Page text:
The French Crown Jewels
The French Crown Jewels were the crowns, orb, sceptres, diadems and jewels that were the symbol of royalty and which were worn by many Kings and Queens of France. The set was finally broken up, with most of it sold off in 1885 by the Third French Republic. The surviving French Crown Jewels, principally a set of historic crowns now set with decorated glass, are on display in the Galerie d'Apollon of the Louvre, France's
premier museum and former royal palace, together with the Regent Diamond (
the Sancy Diamond (55.23 carats)
and the 105-carat Côte-de-Bretagne red spinel,
carved into the form of a dragon. In addition, some gemstones and jewels (including the Emerald of Saint Louis, the 'Ruspoli' sapphire
and the diamond pins of Queen Marie Antoinette)
are on display in the Treasury vault of the Mineralogy gallery in the Muséum national d'histoire naturelle.
Crown of Louis XV
On the about 20 documented royal crowns of the Ancien Régime,
the only surviving one from the destructions of 1590 and 1793 is the crown of Louis XV. The king had the Regent Diamond set in the lower part of the
fleur-de-lis in the front of his crown,
while eight of the famous
that the cardinal had bequeath to the French Crown are set in the other seven fleur-de-lis and in the circlet of the crown.
Diamonds and colored gemstones are set between two rows of pearls on the circlet and are also set into the four arches that rise behind the fleur-de-lis and the eight ornamental points between the fleur-de-lis. At the junction of these four arches is a small pedestal surrounded by two rows of small diamonds on either side of a row of small pearls. Eight larger diamonds set between this pedestal and the arches give the effect of a sunburst when the crown is viewed from above. On the pedestal rises a double fleur-de-lis formed of nine large diamonds, including the Sancy Diamond which forms the central upper petal of this double fleur-de-lis. The gold brocade cap which lines the crown is also ornamented with large diamonds.
Since the Middle Ages, and previous to the making of this crown, the crowns of French kings were adorned with gemstones like the
or the crown of Saint Louis sometimes called Sainte Couronne
But some of the most valuable precious stones could be removed of them, since it was traditional for a French king to bequeath his crown to the treasury of the Abbey, now Basilica of St Denis
on their deaths.
This crown was also bequeath to Saint Denis on the death of Louis XV, but not before the diamonds had been replaced with crystals and it is on display presently in the Louvre similarly set with crystals.
Among the most famous diamonds preserved in the collection and now kept in the Apollo Gallery of the Louvre are the Sancy Diamond, which once had been part of the pre-Commonwealth Crown Jewels of England, the Hortensia pink diamond
cutted in 1678 for Louis XIV and above all the Regent Diamond. The treatment of the Regent Diamond epitomised the attitude of the French Royal Family to the Crown Jewels. While the Regent Diamond was the centrepiece of the King Louis XV crown,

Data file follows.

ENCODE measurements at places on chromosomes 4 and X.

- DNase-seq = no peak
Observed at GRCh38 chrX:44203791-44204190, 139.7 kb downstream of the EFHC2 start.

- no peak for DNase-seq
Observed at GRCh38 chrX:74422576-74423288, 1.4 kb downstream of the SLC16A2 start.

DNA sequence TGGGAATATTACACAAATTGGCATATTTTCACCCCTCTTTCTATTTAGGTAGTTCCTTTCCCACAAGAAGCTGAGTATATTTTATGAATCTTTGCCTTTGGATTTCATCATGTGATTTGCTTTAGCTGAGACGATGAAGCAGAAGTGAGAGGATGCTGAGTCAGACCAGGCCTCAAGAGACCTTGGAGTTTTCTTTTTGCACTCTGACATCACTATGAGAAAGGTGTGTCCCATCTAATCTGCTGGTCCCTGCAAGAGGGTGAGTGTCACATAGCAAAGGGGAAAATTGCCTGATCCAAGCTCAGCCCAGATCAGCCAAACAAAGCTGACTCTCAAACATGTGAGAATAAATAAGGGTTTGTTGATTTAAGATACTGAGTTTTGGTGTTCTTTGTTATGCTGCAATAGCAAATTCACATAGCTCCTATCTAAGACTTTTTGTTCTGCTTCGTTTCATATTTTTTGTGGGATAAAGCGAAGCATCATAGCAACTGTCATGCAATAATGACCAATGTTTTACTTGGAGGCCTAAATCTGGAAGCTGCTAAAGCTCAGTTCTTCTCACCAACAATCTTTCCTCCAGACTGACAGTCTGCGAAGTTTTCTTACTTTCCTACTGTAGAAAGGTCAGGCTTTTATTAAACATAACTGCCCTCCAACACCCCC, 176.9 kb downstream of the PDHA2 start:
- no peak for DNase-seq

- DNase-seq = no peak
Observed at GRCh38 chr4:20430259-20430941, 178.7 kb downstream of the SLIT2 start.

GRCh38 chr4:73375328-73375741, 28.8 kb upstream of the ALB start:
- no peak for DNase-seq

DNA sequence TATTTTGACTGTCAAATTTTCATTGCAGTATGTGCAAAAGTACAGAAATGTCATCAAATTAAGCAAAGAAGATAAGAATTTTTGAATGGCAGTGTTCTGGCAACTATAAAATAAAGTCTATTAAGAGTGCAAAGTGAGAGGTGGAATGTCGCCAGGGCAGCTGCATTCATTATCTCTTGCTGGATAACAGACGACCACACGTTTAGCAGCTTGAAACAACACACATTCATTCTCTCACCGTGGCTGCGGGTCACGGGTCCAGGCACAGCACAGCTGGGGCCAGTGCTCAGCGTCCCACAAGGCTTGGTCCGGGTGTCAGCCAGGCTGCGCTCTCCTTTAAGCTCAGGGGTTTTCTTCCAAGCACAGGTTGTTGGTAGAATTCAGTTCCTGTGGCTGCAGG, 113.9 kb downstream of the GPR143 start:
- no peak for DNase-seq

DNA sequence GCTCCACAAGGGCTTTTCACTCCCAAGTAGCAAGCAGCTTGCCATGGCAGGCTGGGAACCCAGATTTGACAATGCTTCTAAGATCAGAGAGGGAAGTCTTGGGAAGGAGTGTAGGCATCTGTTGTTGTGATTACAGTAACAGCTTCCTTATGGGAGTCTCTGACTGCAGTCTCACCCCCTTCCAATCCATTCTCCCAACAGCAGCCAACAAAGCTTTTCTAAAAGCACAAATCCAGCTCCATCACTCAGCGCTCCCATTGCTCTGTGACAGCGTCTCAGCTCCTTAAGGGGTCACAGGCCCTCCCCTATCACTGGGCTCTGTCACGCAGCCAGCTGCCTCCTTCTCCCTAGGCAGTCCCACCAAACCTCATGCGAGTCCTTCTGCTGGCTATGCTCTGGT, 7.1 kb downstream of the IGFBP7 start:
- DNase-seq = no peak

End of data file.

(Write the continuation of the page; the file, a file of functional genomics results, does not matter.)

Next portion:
and worn by him at his coronation in February 1723, Marie Antoinette, wife of Louis XVI, wore it in a black velvet hat. The Royal French Blue
was transformed into the Hope Diamond
With two remaining jewels of the Renaissance, the Côte-de-Bretagne red spinel and the Dragon perle, a pin shaped into the form of a delphin, The crown jewels collection contains as well among others, the emerald set and pearl earings of Empress Josephine,
the micromosaic and emerald and diamond sets of Empress Marie Louise,
the sapphire set of Queen Marie Amélie,
a diamond cross of the Order of the Holy Spirit
or a diamond portrait box of Louis XIV.
The Crown Jewels were stolen in 1792 when the Garde Meuble (Royal Treasury) was stormed by rioters.
Most, though not all, of the Crown Jewels were recovered eventually. Neither the Sancy Diamond nor the French Blue Diamond were found in the years after, however. The Royal French Blue is believed to have been recut, and it is now known as the Hope Diamond.
The Hope is famously alleged to have been surrounded by bad luck. Marie Antoinette who supposedly wore it was beheaded (in fact, it was actually worn by her husband, Louis XVI, although he too was beheaded). Other owners and their families experienced suicides, marriage break-ups, bankruptcy, deaths in car crashes, falls off cliffs, revolutions, mental breakdowns, and deaths through drug overdoses. It was even tangentially associated with the case of the murdered Lindbergh baby,
when its then owner, silver heiress Evalyn Walsh McLean,
pawned it to raise money that she ended up paying to a con-man unconnected with the actual kidnapping. Most modern historians view the tales of a curse on the Hope to be spurious; the first mention of such tales is documented to 1908. Pierre Cartier, the Parisian jeweler, is widely credited with publicizing the stories of a curse on the diamond in hopes of increasing its saleability. Since 1958, it has been in the Smithsonian Institution in Washington, D.C., where it is the single most-viewed object in the Smithsonian's collection.
The Crown Jewels were augmented by jewels added by Napoleon I and Napoleon III along with their empresses.